The Last of Robin Hood
A title as good as "The Last of Robin Hood" deserves a better movie. In fact, it deserves a good movie.
"Bodies, Rest and Motion" is one of those movies that not only comes accompanied by supporting materials, but seems fairly pointless unless you brief yourself.
First, it is necessary to be reminded that Newton's First Law of Motion states that bodies at rest or in motion will continue to be at rest or in motion, unless acted upon by an external force.
Then, it is necessary to know that "Generation X" is a media buzzword for the late-twentysomethings. They have been so named, apparently, for their lack of an identity: After the beats, the hippies, the yippies and the yuppies, here is a generation that essentially just sits around - unless acted upon by an external force, needless to say.
Armed with this information, is is possible to watch "Bodies, Rest and Motion," and find that it makes a statement about its generation. Without the cheat sheet, you'd more likely say the movie is about a bunch of aimless, boring, hopeless drips, who inspire neither sympathy nor interest. If I were a doctor, I'd suspect Lyme disease.
The movie has been directed by Michael Steinberg from a screenplay by Roger Hedden, based on his play. It takes place in a fictional small city in Arizona, where Beth and Nick (Bridget Fonda and Tim Roth) are trapped in jobs they are very tired of doing. She is a waitress. He sells applicances and dreams of getting a fresh start somewhere else - in Butte, Mont., for example. They share the same friend, Carol (Phoebe Cates), who used to be his girlfriend and is now her closest confidant. Carol is about the only thing keeping them in Arizona.
Nick and Beth are not extraordinarily boring; many people have arrived at the same dead end, but most of them don't do it so early in life, when the juices of restlessness are still stirring, and entrophy feels wrong. Nick announces he is leaving his job and heading for Montana, and Beth thinks she might as well go along, since she has lacked the energy to follow through on most of her other commitments. She also thinks it would be the safest thing to follow Nick.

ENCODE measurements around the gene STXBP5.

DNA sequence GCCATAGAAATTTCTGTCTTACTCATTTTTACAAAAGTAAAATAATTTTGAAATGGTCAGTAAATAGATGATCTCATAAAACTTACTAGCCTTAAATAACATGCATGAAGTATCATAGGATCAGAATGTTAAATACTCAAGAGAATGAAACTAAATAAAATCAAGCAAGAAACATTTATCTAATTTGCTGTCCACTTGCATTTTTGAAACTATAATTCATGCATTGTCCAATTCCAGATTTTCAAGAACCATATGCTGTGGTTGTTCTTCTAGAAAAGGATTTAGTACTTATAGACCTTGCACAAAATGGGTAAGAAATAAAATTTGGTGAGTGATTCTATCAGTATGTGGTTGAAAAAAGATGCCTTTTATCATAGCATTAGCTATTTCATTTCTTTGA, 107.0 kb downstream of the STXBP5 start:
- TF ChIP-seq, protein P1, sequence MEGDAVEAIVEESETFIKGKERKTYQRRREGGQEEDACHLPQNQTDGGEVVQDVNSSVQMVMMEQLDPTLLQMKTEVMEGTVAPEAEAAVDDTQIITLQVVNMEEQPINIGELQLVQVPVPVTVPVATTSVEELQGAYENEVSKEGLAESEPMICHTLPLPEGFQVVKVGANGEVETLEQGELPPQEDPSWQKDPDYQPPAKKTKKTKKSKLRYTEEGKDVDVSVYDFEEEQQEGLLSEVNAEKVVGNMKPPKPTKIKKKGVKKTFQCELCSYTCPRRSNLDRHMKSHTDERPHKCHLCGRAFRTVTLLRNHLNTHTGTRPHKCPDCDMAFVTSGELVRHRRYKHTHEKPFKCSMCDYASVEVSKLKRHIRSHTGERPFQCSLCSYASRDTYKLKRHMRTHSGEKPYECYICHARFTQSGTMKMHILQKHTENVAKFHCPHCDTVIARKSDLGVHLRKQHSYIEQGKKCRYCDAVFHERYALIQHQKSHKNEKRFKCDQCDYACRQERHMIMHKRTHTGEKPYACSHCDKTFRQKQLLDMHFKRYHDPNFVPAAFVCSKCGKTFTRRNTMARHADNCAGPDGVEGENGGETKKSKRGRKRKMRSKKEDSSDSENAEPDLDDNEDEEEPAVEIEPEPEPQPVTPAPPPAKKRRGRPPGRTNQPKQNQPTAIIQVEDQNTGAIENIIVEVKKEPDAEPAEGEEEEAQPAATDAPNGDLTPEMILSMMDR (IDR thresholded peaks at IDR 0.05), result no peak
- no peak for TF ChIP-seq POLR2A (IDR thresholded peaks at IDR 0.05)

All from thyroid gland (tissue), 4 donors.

Before she can join Nick's odyssey, however, he leaves without her - possibly to get out of the way of the plot, which requires her to meet Sid (Eric Stoltz), a local painter who arrives to prepare their house for resale. Eric does not feel discontent, has never wished to live anywhere else and likes to quote his father: "If you stay in one place, your luck knows where to find you." Beth nods thoughtfully, perhaps because it has just occurred to her that she has been cast in the role of his luck.
"Bodies, Rest and Motion" has a title that resembles "sex, lies, and videotape," another movie about four young people tossed up on life's stony shores. Where the earlier movie had wit and energy, however, not to mention sex and lies, "Bodies" is so true to its theme of aimless discontent that it inspires only aimlessness and discontentment.
That is not the fault of the actors. Bridget Fonda, in particular, has a way with the dialogue and the frequent silences.
Watch her listening in almost any scene, and you will realize how a lot of other actors would just be sitting there, waiting to speak.
The others are fine, too. They play their shallow characters with such insight and skill that they're like a splendid chamber quartet, saddled with a lame piece of music.
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